Opening Statements: Wizards at Kings, Game 67
Last time out…
In the District on February 9, a Sunday… I attended the game as a fan, the Wizards, for the most part, appeared to have the contest in hand, leading by a game-high 17 points with 3:33 left in the third. But then #SoWizards malaise set in…
Prompted by a monster Quincy Acy dunk over Marcin Gortat, the Kings ended the third period with an 8-2 run and began the fourth in similar fashion, a 9-2 run, cutting the Wizards’ lead to four.
During the entire seven-minute, 17-4 stretch, it would not surprise you that Kevin Seraphin went 1-for-3 on shots with two turnovers, Martell Webster silently missed one shot in the entire seven minutes, and Garrett Temple, in 3:28 of action, contributed two unheralded misses from the field and a turnover. Otherwise, the likes of John Wall (12 pts, 5-6 FGs, 4 asts, 5 TOs on the night) and Trevor Ariza (8 pts, 2-11 FGs), contributed just as much to the overall slumber.
After the Kings got within four early in the fourth, putting a peek-a-boo of a scare in the Wiz Kids, Washington safely ended the game 16-11, winning by nine measly points, 93-84. The increasingly clutch Bradley Beal hit two 3s down the stretch and got relatively even contributions from teammates otherwise.
Now, no Nene. But a new day old Wiz Vets have brought–Drew Gooden, Andre Miller, and a healthy Al Harrington. Still, the Kings, especially against road Wizards (or any Wizards, for that matter) are just as dangerous. They haven’t wowed folks since the All-Star break but are losing close, such as a 102-104 defeat in Minnesota on Sunday without DeMarcus Cousins, who is reportedly supposed to return to the court tonight.
Teams: Wizards at Kings
Time: 10:00 p.m. ET
Venue: Sleep Train Arena, Sacramento, CA
Radio: WFED-AM 1500
Spread: Washington fav’d by 1.5 points.
Wizards tickets … anyone?
Click to get them served up for cheap via TiqIQ and TAI.
Q #1: The Kings are 5-9 since the All-Star break, averaging the least assists (17.3) and most turnovers (17.4) in the NBA during that stretch–also making the least amount of 3-pointers but second-most free throws. So what’s up with that?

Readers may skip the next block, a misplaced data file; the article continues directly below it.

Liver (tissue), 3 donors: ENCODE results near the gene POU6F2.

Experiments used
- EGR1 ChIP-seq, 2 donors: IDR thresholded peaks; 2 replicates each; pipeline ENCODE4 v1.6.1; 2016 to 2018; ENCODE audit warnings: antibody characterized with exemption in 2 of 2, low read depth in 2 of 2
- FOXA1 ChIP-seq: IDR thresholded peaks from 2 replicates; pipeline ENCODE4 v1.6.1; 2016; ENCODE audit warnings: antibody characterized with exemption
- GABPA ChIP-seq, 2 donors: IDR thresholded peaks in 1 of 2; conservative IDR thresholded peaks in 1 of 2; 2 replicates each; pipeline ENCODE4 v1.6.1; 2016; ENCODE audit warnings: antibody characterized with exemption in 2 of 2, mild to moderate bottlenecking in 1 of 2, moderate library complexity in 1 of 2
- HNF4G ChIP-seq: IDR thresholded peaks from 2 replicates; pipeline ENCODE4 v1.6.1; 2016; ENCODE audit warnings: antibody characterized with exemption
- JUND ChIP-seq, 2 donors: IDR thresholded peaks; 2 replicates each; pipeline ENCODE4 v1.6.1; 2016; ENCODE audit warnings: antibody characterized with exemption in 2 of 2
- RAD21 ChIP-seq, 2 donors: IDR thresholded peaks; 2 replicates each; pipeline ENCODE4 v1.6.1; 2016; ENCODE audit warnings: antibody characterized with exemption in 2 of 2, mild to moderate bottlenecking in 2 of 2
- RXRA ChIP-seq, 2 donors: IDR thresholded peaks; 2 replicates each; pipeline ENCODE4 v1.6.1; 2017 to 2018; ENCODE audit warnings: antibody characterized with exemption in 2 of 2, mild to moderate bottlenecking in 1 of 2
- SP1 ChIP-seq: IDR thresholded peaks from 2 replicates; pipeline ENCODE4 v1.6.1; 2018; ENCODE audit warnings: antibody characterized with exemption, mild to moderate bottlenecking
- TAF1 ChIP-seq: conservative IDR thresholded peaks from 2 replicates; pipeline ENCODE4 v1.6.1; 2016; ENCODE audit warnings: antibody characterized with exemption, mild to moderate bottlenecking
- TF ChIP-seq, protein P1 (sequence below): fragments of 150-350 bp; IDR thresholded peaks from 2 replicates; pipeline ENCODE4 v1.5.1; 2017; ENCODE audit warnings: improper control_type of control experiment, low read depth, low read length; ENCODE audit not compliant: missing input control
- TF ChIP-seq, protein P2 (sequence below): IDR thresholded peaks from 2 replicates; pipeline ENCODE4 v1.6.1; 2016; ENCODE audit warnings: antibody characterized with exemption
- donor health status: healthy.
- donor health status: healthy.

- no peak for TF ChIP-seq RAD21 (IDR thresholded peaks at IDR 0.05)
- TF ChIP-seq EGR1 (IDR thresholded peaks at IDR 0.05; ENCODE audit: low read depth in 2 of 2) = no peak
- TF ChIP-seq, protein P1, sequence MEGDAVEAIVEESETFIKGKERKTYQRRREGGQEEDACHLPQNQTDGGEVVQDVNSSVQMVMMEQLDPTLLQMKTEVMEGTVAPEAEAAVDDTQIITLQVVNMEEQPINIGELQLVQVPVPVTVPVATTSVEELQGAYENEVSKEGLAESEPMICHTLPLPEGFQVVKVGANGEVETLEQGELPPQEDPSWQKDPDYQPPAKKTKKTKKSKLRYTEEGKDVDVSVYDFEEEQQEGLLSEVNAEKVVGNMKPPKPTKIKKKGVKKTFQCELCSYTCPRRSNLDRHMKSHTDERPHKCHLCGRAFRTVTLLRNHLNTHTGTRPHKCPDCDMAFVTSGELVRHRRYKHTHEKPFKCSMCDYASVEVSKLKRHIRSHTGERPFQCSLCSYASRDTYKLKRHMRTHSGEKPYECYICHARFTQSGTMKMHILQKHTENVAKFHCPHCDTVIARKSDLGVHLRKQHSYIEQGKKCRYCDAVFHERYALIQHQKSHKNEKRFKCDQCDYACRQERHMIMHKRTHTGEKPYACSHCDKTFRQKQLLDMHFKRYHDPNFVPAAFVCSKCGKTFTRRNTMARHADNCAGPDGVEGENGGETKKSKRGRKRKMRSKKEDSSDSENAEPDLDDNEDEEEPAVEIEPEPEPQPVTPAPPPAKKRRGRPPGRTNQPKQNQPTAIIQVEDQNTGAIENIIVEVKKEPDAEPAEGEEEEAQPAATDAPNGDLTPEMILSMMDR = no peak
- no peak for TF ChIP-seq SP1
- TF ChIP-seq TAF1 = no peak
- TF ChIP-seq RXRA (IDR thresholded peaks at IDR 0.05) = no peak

@James_Ham: The Kings made two moves around the trade deadline to open up playing time for rookies Ben McLemore and Ray McCallum. Those moves happened to involve two of the team’s best three point shooting threats in Marcus Thornton and Jimmer Fredette. While Thornton wasn’t having a great season with the Kings, he is a player that averaged just 0.8 turnovers per game while shooting nearly four 3-point attempts a night. Jimmer was the Kings best 3-point shooter on the team, hitting 49.3 percent during his 41 games in Sacramento. Without Thornton and Jimmer, defenses are collapsing on DeMarcus Cousins and Rudy Gay, leading to a higher turnover rate and more free throw attempts.
Q #2: Go through the Rudy Gay decision (whether to opt-in for $19 million next season) in the mind of Rudy himself, team brass, his teammates, and finally, yourself.
@James_Ham: This is a difficult decision for Gay. He turns 28 in August and would love to get a three-year extension on his deal or opt out and sign a long term deal with Sacramento (five years) or another team team (four years). If he can’t get an extension, he has to make an educated guess on whether he can recoup the wages he will lose by opting out.
The Kings brass want to keep Gay long term. They would prefer that Gay opts out and signs a four- or five-year deal, which would allow them to make moves while remaining below the luxury tax next season.
Gay has instantly become a team leader. His teammates respect his opinion and he has flourished alongside Cousins and Isaiah Thomas. There is no question that his teammates want him back in Sacramento. His quiet demeanor and history of success has gone a long way toward balancing the Kings’ locker room.
As for myself, covering Rudy Gay is a joy. After years of struggles at the small forward position, Gay is the closest thing Sacramento has had to a star at the wing position since Peja Stojakovic left. I’m not sure what happened in Toronto, but Gay is an elite talent.
Q #3: To make the playoffs next season the Kings first need to [blank].
@James_Ham: The Kings are missing a few substantial pieces to hit the next level, but first and foremost, they need to retain Gay and Thomas. If they can accomplish that goal, they have a top 10 pick in a great draft and a few pieces to move for better fits. High on the priority list should be a veteran shooting guard who can defend and hit an open 3-ball while McLemore develops. Secondly, the Kings need a defensive-minded four/five with shot blocking abilities. In my opinion, a perfect off-season would include retaining both Gay and Thomas, landing Joel Embiid in the draft and stealing away a Danny Green/Thabo Sefolosha/Tony Allen type player. Wishful thinking, but that’s a potential road for a playoff push for next season.
The following players have spirit animals, name them:
With that, we shall end with Trevor Ariza cuddling with a tiger.